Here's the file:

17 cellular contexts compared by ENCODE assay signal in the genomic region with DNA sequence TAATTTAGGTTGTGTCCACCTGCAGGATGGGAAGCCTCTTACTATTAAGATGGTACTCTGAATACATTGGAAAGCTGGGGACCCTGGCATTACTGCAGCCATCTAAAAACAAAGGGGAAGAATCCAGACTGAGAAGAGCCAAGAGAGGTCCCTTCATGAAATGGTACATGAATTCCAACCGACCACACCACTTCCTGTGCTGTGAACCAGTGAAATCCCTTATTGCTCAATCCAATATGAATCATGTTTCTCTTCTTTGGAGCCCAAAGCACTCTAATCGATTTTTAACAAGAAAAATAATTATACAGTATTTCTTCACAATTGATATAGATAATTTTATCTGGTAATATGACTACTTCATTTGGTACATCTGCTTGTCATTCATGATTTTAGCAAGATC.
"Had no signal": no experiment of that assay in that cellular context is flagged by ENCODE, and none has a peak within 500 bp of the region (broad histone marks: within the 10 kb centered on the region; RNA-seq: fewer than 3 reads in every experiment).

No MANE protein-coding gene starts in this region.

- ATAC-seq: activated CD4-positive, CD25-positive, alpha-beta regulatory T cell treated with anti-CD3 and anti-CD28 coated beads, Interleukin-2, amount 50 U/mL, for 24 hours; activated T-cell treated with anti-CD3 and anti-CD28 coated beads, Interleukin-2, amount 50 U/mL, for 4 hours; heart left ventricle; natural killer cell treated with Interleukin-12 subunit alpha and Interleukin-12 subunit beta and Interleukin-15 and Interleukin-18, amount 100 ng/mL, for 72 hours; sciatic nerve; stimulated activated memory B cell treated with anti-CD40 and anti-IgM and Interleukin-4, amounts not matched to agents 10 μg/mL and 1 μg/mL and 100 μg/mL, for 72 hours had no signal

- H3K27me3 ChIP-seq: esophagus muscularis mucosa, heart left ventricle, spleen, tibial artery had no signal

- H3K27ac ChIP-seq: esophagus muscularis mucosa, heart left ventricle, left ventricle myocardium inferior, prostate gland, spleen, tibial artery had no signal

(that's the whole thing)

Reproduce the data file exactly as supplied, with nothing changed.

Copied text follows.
17 cellular contexts compared by ENCODE assay signal in the genomic region with DNA sequence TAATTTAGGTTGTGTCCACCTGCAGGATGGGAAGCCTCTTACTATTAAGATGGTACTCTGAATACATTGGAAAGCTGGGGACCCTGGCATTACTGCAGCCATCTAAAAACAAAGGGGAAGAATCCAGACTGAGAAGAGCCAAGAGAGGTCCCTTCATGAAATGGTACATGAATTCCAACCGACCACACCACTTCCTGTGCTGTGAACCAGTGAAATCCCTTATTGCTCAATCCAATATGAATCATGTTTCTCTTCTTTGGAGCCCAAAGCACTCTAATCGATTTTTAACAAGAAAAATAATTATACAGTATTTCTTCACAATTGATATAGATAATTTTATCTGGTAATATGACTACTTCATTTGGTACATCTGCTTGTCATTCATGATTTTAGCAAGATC.
"Had no signal": no experiment of that assay in that cellular context is flagged by ENCODE, and none has a peak within 500 bp of the region (broad histone marks: within the 10 kb centered on the region; RNA-seq: fewer than 3 reads in every experiment).

No MANE protein-coding gene starts in this region.

- ATAC-seq: activated CD4-positive, CD25-positive, alpha-beta regulatory T cell treated with anti-CD3 and anti-CD28 coated beads, Interleukin-2, amount 50 U/mL, for 24 hours; activated T-cell treated with anti-CD3 and anti-CD28 coated beads, Interleukin-2, amount 50 U/mL, for 4 hours; heart left ventricle; natural killer cell treated with Interleukin-12 subunit alpha and Interleukin-12 subunit beta and Interleukin-15 and Interleukin-18, amount 100 ng/mL, for 72 hours; sciatic nerve; stimulated activated memory B cell treated with anti-CD40 and anti-IgM and Interleukin-4, amounts not matched to agents 10 μg/mL and 1 μg/mL and 100 μg/mL, for 72 hours had no signal

- H3K27me3 ChIP-seq: esophagus muscularis mucosa, heart left ventricle, spleen, tibial artery had no signal

- H3K27ac ChIP-seq: esophagus muscularis mucosa, heart left ventricle, left ventricle myocardium inferior, prostate gland, spleen, tibial artery had no signal